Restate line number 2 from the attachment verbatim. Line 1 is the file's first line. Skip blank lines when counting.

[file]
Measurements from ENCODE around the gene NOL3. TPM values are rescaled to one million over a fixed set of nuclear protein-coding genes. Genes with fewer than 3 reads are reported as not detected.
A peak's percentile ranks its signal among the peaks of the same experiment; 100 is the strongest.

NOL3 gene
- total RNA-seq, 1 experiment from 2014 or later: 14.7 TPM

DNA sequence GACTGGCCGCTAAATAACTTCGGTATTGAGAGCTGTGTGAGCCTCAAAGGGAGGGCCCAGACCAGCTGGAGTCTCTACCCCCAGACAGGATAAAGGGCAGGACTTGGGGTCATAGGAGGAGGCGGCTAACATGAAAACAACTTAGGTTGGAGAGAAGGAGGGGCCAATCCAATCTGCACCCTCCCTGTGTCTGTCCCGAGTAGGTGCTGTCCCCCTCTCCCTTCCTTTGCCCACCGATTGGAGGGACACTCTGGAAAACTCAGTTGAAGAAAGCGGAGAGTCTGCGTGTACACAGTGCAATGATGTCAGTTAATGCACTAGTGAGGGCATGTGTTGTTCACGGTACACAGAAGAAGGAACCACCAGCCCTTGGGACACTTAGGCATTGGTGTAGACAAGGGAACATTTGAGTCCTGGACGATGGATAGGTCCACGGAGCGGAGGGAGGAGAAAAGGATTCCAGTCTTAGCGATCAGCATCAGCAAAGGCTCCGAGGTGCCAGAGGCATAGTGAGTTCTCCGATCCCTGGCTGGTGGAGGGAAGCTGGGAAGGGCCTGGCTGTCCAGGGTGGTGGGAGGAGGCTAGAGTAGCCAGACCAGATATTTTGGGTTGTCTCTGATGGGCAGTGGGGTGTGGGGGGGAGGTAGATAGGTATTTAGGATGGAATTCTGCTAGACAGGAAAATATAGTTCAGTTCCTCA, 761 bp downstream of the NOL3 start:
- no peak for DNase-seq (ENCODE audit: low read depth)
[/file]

A peak's percentile ranks its signal among the peaks of the same experiment; 100 is the strongest.